In the pond-ice core, the trend of the bulk ice NO3 + NO2 concentration profile differed from those of the bulk ice PO4 and SiO2 concentration profiles (Fig. 7). Bulk ice NO3 + NO2 concentrations in the upper part of the pond-ice core were high (up to 9.6 μmol L−1), and much higher than the concentration in surface pond water (Figs 5b and 7b; Table 2). Furthermore, NO3+NO2 concentrations in the pond-ice core were above the dilution lines (not shown). These results suggest that remineralization of organic matter occurred at the bottom of the surface pond (upper part of the pond-ice core). The particulate matter, formed as a result of biological productivity in the surface pond, sank to the bottom of the surface pond, where the organic matter was remineralized. In the Antarctic sea ice, the highest bacterial production was found in saline ponds on the surface of floes and in pore water in the interior of floes throughout the ice floes (Reference Kottmeier and SullivanKottmeier and Sullivan, 1990). Therefore, high dissolved organic carbon was measured in surface ponds in the Weddell Sea during summer (Reference Herborg, Thomas, Kennedy, Haas and DieckmannHerborg and others, 2001). In addition, Reference Schnack-Schiel, Thomas, Haas, Dieckmann and AlheitSchnack-Schiel and others (2001) found grazers in Antarctic surface ponds. The grazers are contributed and influenced by the biogeochemical cycles in the surface ponds (Reference Schnack-Schiel, Thomas, Haas, Dieckmann and AlheitSchnack-Schiel and others, 2001).
The pond-ice core was porous and characterized by low bulk ice density (Figs 2b and c and 6a), suggesting high porosity and permeability. Therefore, particulate and dissolved components could easily percolate downward through the ice. Because high amounts of NO3+NO2 were preserved in the pond ice (Fig. 7b), the depletion of NO3+NO2 probably occurred in the surface pond water (Fig. 5b; Table 2).
The trends of the bulk ice PO4 and SiO2 profiles in the pond-ice core increased with depth, especially below ∼1 m depth, similar to the bulk ice salinity trend, and the PO4 and SiO2 concentrations were generally lower than those in the bare-ice core (Figs 6b and 7c and d). These results suggest that the behaviors of PO4 and SiO2 were the same as that of salinity. No clear effect of the remineralization of organic matter on the PO4 concentration in the pond-ice core was observed (Fig. 7c). However, excess (enrichment of) PO4 was observed at very low salinity in the surface pond water (Fig. 5c), suggesting that some mineralized PO4 at the bottom of the surface pond was diffused into the surface pond water. The low bulk ice SiO2 concentration in the pond-ice core (Fig. 7d) and the salinity–SiO2 concentration relationship in the surface pond water (Fig. 5d) suggested that biogenic opal (diatom) production and dissolution were balanced, or that the contribution of biogenic opal to the variation in the SiO2 concentration in the pond ice and the surface pond water was minor because it is said that photosynthetic flagellates, which do not utilize SiO2 during photosynthesis, dominated in the upper part of the Antarctic fast sea ice in McMurdo Sound (Reference Stoecker, Gustafson, Black and BaierStoecker and others, 1998, Reference Stoecker, Gustafson, Baier and Black2000) and near Davis Station, East Antarctica (Reference Thomson, McMinn, Kiessling, Watson and GoldsworthyThomson and others, 2006).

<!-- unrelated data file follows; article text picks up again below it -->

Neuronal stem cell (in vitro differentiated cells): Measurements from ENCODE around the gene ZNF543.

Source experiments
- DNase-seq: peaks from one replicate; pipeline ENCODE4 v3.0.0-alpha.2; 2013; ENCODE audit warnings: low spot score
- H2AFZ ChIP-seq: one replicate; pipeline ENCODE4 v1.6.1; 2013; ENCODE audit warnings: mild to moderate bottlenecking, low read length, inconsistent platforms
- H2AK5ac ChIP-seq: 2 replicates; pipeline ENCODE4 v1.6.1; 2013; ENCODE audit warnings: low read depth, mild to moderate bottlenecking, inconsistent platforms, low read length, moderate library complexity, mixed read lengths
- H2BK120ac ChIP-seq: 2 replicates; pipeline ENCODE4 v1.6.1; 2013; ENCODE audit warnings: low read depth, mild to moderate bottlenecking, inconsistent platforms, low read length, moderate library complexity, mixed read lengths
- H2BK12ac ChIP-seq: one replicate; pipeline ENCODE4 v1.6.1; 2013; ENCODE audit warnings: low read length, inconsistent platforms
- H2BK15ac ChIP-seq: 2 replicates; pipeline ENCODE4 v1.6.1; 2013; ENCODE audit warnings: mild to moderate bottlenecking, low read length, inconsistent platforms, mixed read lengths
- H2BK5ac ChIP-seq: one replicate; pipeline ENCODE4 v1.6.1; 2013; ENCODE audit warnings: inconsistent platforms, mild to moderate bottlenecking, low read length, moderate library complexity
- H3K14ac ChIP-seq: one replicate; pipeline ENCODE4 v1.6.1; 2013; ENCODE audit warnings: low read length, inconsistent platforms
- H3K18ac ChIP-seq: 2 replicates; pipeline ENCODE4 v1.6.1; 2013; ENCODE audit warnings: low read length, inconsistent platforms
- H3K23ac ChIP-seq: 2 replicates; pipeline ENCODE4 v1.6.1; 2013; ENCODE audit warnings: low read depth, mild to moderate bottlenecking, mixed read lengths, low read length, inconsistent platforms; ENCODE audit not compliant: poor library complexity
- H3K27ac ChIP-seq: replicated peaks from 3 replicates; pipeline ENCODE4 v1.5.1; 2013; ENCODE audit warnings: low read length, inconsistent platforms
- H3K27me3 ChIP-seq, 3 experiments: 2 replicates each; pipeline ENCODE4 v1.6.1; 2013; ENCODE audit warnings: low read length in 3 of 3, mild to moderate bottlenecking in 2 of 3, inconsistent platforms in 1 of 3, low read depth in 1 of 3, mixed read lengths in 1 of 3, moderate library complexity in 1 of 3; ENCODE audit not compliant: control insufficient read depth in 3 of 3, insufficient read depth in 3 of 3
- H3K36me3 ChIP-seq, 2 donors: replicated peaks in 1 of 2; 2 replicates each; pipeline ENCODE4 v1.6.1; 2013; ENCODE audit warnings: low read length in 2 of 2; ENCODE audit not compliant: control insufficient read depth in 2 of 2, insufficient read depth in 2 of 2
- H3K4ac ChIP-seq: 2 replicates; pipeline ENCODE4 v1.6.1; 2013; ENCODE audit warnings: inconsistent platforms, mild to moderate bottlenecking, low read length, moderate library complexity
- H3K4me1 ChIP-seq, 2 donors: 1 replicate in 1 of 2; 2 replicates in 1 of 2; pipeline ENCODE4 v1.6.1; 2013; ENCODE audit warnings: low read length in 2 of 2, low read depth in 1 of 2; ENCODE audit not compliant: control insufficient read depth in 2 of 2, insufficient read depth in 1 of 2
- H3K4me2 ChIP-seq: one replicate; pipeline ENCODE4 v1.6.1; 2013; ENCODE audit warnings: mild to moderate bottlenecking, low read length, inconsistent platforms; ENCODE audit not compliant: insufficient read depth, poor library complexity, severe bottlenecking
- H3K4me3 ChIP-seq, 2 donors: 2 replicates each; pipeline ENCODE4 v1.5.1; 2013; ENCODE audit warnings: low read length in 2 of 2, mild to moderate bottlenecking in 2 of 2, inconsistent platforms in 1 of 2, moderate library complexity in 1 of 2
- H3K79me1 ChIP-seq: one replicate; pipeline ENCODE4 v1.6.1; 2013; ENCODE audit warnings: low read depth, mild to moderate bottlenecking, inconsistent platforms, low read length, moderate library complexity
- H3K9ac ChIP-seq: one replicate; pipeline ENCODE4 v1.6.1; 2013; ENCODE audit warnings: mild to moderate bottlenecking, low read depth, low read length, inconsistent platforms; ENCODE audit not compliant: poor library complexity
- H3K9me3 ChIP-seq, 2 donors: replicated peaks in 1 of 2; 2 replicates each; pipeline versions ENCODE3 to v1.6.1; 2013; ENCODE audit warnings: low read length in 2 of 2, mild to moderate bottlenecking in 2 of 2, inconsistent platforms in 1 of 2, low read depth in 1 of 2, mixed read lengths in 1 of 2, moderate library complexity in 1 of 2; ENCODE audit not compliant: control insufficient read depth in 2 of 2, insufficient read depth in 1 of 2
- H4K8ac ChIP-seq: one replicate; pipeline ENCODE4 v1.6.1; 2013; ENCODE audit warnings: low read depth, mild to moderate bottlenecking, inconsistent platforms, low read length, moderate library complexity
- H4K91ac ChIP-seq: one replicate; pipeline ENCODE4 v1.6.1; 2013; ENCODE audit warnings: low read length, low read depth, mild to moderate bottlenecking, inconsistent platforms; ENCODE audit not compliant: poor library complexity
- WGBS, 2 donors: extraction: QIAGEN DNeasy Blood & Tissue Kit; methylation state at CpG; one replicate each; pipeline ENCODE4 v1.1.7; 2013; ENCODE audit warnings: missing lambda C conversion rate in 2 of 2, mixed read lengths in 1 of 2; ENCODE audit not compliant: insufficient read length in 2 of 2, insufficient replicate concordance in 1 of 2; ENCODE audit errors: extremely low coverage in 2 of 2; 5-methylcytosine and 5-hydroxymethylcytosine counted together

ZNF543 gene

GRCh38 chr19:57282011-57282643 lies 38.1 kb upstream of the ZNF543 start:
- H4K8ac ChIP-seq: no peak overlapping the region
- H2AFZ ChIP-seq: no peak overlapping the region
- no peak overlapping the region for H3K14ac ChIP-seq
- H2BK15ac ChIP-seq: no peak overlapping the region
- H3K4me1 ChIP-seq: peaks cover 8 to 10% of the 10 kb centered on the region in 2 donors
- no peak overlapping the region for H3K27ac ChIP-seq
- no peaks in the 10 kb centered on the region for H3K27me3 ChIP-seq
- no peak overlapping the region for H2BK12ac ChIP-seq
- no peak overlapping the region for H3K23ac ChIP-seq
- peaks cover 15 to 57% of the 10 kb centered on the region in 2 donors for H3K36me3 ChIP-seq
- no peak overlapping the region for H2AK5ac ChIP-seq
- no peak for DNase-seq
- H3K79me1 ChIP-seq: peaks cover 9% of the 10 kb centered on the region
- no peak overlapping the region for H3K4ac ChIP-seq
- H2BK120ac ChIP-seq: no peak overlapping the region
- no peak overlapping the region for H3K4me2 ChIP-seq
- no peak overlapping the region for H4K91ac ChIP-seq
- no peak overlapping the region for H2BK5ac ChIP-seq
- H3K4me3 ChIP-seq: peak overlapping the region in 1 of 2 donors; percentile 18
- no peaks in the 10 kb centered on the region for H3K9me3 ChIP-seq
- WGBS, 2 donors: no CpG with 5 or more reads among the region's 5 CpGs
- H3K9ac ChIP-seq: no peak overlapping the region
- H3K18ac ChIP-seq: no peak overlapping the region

Bulk ice Chl-a concentrations in the bare-ice core were high in the lower part of the core (Fig. 7a). It is well known that assemblages of ice algae occur at the bottom of sea ice and contribute significantly to primary production (Reference LegendreLegendre and others, 1992; Reference Arrigo, Mock, Lizotte, Thomas and DieckmannArrigo and others, 2009). In contrast to the bare-ice core, Chl-a concentrations throughout the pond-ice core were low. The bottom concentration of 0.1 μg L−1 was approximately 1/65 that of the bare-ice core (6.5 μg L−1). These results suggest that surface pond formation led to a decrease in the Chl-a concentration of the sea ice. This decrease suggests that meltwater flushes the ice algae (which contain the Chl a) out of the porous sea ice into the under-ice water, and that the removal of ice algae living at the bottom of the sea ice occurred due to ice melting. Comparisons of the different lengths of the pond-ice and bare-ice cores with surface pond depth suggest that ice melting occurred at the bottom of the pond-ice more than the bare-ice core over the sampling period.